One Tesla owner got a big shock yesterday as his accelerator pedal snapped off while driving.
The story comes from user benjiejr on the Tesla Motor Club forum. He was showing off his Model S P85D to a friend and his nephew. After going through the car’s features it was time to show off the massive acceleration of the P85D’s twin electric motors and 503 horsepower.“I turned around and was going to do another launch, but this time without Launch Mode – just stomp on the pedal – like I do most often. When I punched it, the accelerator pedal broke off.”
by Mark Stevenson and Bozi Tatarevic
A day after former TTAC editor-in-chief and current Daily Kanban blogger Edward Neidermeyer hit out at Tesla regarding suspension failures and Tesla’s supposed customer bullying through a goodwill agreement on Wednesday, the electric vehicle manufacturer hit back.
According to Neidermeyer’s post, a 2013 Tesla Model S owner on the Tesla Motors Owners forum experienced a ball joint failure at around the 70,000-mile mark, and the owner referred to Tesla for a fix. The automaker offered what’s commonly known in the industry as “goodwill assistance,” which covered half the $3,100 total cost of the repair, as the Model S was out of warranty.
However, the vehicle owner and Neidermeyer took exception to part of the written goodwill agreement as it seems to include a non-disclosure clause, which Neidermeyer contends could dissuade other Tesla issues from reporting issues to the National Highway Traffic Safety Administration and subvert the federal vehicle issue reporting process.
Is Tesla silencing its customers via threat of litigation? And is this ball joint issue even a problem in the first place?
The Internet is abuzz about a video which purports to show a sleeping driver being chauffeured through stop-and-go traffic by his Tesla Model S on “Autopilot” mode. All sorts of questions have been raised: Is this legal? Is it safe? Could it happen at higher speeds? What happens when you fall asleep behind the wheel of a Model S that is doing 85 mph instead of 10 mph? Who takes vertical videos? Who takes vertical videos seriously, other than the WorldStarHipHop crowd?
I’ll answer most of these questions — below the jump, of course. But the most important question that people are asking goes like so: Is this video faked?
Yes, yes: I’m a Tesla naysayer. Have been right from the start when the media went ape shit for a car that hadn’t been built, repeating performance claims as if they were written on Moses’ stone tablets. (Which were eventually modified.) But I did take them off the “Tesla Birth Watch” when the car deliveries began. And we haven’t posted a “Tesla Death Watch” entry since May 1, 2009. If true, this report from TechCrunch—claiming profitability for the EV maker—indicates that we should cancel the TDW altogether. Cynic that I am, I see some pretty major caveats here. “Silicon Valley’s electric car company, Tesla Motors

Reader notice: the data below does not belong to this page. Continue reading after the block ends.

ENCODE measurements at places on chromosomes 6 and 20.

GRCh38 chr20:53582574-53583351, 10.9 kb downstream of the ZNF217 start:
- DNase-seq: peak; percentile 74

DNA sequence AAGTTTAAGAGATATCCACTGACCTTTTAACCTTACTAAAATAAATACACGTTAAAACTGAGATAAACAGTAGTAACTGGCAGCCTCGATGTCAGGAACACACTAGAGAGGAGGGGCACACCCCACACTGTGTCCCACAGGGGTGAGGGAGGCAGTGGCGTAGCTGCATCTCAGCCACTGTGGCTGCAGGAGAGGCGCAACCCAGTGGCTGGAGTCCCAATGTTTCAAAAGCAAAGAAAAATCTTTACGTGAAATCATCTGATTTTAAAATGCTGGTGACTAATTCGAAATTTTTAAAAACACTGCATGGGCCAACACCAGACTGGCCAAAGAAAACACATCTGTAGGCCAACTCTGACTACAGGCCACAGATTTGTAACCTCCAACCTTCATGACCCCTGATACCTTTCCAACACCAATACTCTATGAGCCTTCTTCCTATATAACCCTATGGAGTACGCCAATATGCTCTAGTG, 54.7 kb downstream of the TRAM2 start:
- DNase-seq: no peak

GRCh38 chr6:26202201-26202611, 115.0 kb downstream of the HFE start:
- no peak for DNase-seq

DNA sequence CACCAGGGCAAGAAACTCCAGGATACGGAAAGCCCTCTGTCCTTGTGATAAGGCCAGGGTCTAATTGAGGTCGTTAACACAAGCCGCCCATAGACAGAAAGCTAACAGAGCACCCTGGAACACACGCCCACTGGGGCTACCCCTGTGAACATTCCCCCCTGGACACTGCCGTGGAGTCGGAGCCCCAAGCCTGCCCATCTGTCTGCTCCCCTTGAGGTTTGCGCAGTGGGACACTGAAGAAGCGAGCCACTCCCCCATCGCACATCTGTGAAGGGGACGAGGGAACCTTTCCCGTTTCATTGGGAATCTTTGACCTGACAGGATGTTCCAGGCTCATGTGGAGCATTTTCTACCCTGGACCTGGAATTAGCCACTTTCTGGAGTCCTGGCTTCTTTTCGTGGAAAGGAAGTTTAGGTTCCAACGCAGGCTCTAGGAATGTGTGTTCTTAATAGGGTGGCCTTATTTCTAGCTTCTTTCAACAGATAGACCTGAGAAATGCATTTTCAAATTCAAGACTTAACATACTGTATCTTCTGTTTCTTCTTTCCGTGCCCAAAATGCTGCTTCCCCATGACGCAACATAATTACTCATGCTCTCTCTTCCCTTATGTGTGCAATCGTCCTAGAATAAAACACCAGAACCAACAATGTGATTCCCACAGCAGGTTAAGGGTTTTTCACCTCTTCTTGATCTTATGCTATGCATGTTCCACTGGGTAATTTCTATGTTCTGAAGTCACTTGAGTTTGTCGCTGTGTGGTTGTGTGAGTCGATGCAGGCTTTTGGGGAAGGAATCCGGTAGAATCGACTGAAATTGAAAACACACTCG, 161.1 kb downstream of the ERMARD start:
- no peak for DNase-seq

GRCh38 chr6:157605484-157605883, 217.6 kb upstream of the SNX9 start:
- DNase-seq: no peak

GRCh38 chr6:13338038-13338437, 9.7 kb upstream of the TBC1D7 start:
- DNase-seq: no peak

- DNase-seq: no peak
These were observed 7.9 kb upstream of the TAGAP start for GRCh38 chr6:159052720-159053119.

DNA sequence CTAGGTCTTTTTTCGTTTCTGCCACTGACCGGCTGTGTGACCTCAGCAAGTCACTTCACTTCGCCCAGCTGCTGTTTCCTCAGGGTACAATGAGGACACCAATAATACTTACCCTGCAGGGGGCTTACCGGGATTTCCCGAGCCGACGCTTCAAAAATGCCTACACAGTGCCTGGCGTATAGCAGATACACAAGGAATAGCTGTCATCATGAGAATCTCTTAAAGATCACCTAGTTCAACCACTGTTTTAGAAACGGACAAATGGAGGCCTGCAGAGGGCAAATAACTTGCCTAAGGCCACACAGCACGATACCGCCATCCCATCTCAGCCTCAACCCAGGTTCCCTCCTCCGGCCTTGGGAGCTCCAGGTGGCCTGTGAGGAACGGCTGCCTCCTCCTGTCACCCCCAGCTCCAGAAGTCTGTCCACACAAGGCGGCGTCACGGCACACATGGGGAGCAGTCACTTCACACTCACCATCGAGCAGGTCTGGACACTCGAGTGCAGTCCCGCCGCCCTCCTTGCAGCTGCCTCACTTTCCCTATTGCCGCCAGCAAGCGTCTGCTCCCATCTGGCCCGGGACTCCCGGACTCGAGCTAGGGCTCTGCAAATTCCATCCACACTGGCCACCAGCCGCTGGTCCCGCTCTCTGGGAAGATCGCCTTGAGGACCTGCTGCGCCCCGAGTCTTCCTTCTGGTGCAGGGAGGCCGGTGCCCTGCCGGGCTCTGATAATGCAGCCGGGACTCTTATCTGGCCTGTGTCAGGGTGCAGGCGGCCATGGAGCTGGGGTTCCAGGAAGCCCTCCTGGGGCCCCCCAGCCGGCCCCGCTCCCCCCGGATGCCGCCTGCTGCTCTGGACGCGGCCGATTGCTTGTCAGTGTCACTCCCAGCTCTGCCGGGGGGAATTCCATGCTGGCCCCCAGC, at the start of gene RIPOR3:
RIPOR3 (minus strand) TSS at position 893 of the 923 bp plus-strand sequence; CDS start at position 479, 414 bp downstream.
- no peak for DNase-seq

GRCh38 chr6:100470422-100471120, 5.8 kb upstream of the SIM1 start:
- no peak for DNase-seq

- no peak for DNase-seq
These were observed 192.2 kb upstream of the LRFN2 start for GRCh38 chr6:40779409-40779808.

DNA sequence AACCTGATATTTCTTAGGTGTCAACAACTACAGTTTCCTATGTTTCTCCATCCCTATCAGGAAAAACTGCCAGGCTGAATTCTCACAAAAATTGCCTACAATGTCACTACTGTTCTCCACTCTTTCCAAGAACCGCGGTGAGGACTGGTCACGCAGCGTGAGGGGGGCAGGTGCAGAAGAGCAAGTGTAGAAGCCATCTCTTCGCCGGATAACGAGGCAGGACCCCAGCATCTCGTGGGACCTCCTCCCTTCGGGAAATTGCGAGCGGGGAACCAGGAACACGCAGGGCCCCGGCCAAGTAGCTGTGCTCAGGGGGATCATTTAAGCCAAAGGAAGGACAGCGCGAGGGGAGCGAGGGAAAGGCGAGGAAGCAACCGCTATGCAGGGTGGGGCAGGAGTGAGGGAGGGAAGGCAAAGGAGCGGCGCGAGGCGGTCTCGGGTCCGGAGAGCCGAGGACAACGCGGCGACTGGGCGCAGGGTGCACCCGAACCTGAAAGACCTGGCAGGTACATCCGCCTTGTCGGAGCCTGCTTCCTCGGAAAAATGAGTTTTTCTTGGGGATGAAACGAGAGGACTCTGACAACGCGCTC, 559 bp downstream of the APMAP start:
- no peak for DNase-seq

, says that it hit profitability in July. The private company reports that it made ‘approximately $1 million of earnings’ on revenues of $20 million, and that it shipped 109 Roadsters, its $109,000 all-electric sports car. The revenues reflect GAAP accounting standards and are only for the month of July.” Given that GM used a predicted (but not realized) Department of Energy (DOE) loan in their financial projections, does Tesla’s half billion dollar-or-so DOE suckle have anything to do with this?
Now you may think that Tesla Motors, makers of the $109K+ lithium-ion powered Roadster, are acting in good faith re: taking deposits for their recently revealed Model S sedan. If so, GreenTech Media’s report that the Musk-scented company has secured 520 advance orders for the vehicle is a good thing: a sign of early adopters’ faith in Tesla’s ability to design, build and, eventually, sell the all-electric foor-door. Leaving aside Tesla’s past history of missing deadlines and changing announced specifications. With eyes wide shut, the fact that Tesla has collected $5K per car from 520 prospective customers, generating some $2.6M, is a good thing. Nothing wrong with raising a little—and in the car business $2.6 million is microscopic—working capital. The fact that Tesla’s first model, the Roadster, isn’t profitable, and that the new money may be helping to prop-up THAT side of the business, is neither here nor there nor the subject of a court case. So . . . good news! There may be more money on Tesla’s table!